Analysis of variance (ANOVA) for the fitted quadratic polynomial model is showed in Table 2. A R2 of 0.9912 indicated that most of the randomness in response could be covered by the model, implying that the predicted values of the model were consistent with the experimental values. The results of regression analysis revealed that linear and square terms of temperature (X1), pH (X2) and inocula (X3) all showed significant effects (P < 0.05) on the permethrin degradation by strain ZH-14. The response surface plots illustrated the interactive effects on permethrin degradation by strain ZH-14 (Figure S2). As seen in the Figure S2, at the stationary point, there was a minimum value of residual permethrin, which also represented a theoretical maximum value of permethrin degradation. The optimum levels for the three variables of X1, X2, and X3 were determined in terms of the coded units at the stationary point which is temperature 30°C, pH 7.0 and an inocula size of 0.2 g·L−1, respectively.
RSM is an empirical modeling system that has been widely used to improve and optimize complex processes, including biodegradation processes and fermentation processes for a variety of microorganisms (Moon et al., 2011; Zhang et al., 2011; Chen et al., 2013; Xiao et al., 2015). In this study, a quadratic polynomial model [Equation (2)] was successfully developed, resulting in improved yields of degradation by strain ZH-14 with fewer experiments and minimal resources. Temperature, pH and inocula size have a great influence on the biodegradation, consistent with previous findings of Zhang et al. (2011) and Cycoń et al. (2014). Additionally, it is noteworthy that strain ZH-14 maintained relatively high permethrin removal efficiency over a wide range of temperature and pH, with the maximal activity at 30°C and pH 7.0, implying its excellent environmental adaptation.
Degradation Kinetics of Permethrin and 3-Phenoxybenzenemethanol
Strain ZH-14 rapidly degraded and utilized permethrin up to a concentration of 800 mg·L−1, and a lag phase was observed at higher permethrin concentrations (Figure 4A). According to the kinetics analysis, permethrin degradation by this strain was concentration dependent, so the substrate inhibition model [Equation (2)] adapted from Luong (1987) was used to fit the specific degradation rate (q) at different initial concentrations of permethrin.
Figure 4. Degradation kinetics of permethrin and 3-phenoxybenzenemethanol with different initial concentrations by strain ZH-14. (A) Relationship between initial permethrin concentration and specific degradation rate by strain ZH-14; (B) Relationship between initial 3-phenoxybenzenemethanol concentration and specific degradation rate by strain ZH-14.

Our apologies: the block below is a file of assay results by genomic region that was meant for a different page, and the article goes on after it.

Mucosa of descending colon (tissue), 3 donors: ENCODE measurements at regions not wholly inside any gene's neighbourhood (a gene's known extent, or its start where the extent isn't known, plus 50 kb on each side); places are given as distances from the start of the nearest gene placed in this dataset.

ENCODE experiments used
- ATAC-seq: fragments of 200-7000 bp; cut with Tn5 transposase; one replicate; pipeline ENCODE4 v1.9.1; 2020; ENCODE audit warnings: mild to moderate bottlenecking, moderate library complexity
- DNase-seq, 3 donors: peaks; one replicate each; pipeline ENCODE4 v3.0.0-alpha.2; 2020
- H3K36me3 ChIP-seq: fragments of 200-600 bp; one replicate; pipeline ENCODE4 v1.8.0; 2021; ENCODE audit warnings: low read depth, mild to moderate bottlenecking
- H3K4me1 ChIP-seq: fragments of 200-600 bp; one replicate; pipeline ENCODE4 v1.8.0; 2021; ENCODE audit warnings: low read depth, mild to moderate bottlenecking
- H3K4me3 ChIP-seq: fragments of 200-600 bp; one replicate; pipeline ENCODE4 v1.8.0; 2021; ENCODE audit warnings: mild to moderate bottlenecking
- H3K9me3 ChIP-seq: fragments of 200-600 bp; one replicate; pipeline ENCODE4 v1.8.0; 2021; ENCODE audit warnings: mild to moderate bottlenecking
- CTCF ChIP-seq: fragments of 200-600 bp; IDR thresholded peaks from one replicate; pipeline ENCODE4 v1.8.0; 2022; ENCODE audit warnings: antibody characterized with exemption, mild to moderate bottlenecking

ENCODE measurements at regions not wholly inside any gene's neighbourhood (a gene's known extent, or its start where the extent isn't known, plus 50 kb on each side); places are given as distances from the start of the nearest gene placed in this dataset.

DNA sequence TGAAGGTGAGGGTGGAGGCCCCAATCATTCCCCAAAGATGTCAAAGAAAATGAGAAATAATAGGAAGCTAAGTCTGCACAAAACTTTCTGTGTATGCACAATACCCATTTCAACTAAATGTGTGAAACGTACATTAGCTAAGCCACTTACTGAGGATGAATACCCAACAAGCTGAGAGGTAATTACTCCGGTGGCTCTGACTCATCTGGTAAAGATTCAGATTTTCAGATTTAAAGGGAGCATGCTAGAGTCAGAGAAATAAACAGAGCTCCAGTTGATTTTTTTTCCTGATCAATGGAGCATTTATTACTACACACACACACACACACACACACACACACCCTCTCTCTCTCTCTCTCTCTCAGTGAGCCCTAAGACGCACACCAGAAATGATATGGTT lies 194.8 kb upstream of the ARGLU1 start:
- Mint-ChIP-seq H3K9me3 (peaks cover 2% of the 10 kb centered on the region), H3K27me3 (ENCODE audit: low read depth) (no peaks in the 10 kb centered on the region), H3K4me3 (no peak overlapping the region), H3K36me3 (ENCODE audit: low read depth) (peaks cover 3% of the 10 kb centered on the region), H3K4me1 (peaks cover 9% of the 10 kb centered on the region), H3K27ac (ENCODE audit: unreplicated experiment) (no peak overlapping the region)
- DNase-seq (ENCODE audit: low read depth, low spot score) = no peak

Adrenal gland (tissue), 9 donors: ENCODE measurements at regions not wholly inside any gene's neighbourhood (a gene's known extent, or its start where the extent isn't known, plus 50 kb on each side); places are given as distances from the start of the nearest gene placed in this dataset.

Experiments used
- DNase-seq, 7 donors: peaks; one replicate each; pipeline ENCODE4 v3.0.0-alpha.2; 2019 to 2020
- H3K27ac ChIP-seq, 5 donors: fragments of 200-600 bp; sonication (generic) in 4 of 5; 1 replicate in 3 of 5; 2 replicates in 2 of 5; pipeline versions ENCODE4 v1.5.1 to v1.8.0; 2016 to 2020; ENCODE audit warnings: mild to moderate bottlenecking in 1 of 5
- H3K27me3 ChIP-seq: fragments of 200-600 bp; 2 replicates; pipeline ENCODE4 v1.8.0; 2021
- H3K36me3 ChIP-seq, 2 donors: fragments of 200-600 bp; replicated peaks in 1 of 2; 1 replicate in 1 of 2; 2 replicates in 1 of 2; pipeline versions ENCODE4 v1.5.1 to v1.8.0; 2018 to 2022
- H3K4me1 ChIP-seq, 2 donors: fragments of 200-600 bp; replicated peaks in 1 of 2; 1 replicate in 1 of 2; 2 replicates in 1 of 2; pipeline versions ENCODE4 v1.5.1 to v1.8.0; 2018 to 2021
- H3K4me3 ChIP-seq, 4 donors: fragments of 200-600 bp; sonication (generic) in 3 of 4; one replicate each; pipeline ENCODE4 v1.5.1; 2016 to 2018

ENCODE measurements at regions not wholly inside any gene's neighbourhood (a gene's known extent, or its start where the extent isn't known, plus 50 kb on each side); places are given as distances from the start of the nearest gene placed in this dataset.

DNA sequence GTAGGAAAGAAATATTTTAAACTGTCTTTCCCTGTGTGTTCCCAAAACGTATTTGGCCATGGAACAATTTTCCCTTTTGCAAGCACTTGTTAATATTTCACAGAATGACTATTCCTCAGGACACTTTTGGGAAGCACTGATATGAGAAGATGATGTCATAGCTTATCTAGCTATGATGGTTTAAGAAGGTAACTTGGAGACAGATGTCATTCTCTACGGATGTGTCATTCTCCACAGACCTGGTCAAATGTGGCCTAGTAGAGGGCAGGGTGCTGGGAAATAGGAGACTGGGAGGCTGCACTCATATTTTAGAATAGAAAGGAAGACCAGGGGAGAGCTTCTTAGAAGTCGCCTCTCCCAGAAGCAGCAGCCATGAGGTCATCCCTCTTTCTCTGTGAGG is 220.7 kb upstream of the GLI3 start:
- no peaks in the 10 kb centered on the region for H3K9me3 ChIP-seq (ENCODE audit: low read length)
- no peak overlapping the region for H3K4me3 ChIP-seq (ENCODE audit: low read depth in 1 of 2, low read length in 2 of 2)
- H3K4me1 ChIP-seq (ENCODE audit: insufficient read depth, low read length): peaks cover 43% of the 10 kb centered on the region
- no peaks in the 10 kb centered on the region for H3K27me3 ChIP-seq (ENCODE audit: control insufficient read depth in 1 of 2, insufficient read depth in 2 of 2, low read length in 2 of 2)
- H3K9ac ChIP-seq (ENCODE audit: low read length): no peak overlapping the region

From the value of q and the initial permethrin concentration, the kinetic parameters including Ki, Ks, and qmax for substrate inhibition model were established to be 4.7912 mg·L−1, 367.2165 mg·L−1 and 0.0454 h−1, respectively using nonlinear regression analysis by Matrix Laboratory (MATLAB) software (Version 7.8). As shown in Figure 5A, the greater permethrin removal efficiency was achieved at the lower initial concentrations of permethrin (<100 mg·L−1), indicating that microbial activity could be inhibited by higher concentrations of permethrin. Similar results were observed in other pyrethroid-degrading bacteria (Chen et al., 2013, 2015; Xiao et al., 2015). The critical inhibitor concentration (Sm) was determined to be 41.9453 mg·L−1 by calculating the square root of Ki * Ks. The determination coefficient R2 was 0.9913, indicating that the experimental data were fitted well with the Luong model.
Figure 5. GC-MS analysis of the metabolites produced from permethrin degradation by strain ZH-14. (A–D) The characteristic ions of compounds (A–D). The retention time of each compound was 29.070, 18.979, 16.959, and 20.627 min, respectively, which were identified as permethrin, 3-phenoxybenzenemethanol, 3-phenoxybenzaldehyde, and 1,2-benzenedicarboxylic acid bis (2-methylpropyl) ester, respectively.
3-Phenoxybenzenemethanol is a major metabolite from the degradation of SPs (Maloney et al., 1988). In this study, strain ZH-14 tolerated and degraded 3-phenoxybenzenemethanol up to a concentration of 500 mg·L−1. Degradation of this compound by the same strain that degraded SPs was of great importance because 3-phenoxybenzenemethanol is not only refractory to biodegradation but also limits the accelerated degradation of the SPs due to its antimicrobial activities (Laffin et al., 2010). Previous report that transformation of 3-phenoxybenzenemethanol (20 mg·L−1) by Pseudomonas fluorescens SM-1 was achieved in the presence of Tween 80 (0.05% [vol/vol]), but this strain was unable to grow or transform 3-phenoxybenzenemethanol in the absence of the primary carbon source (Maloney et al., 1988). Specially, strain ZH-14 was capable of utilizing 3-phenoxybenzenemethanol as the sole carbon source.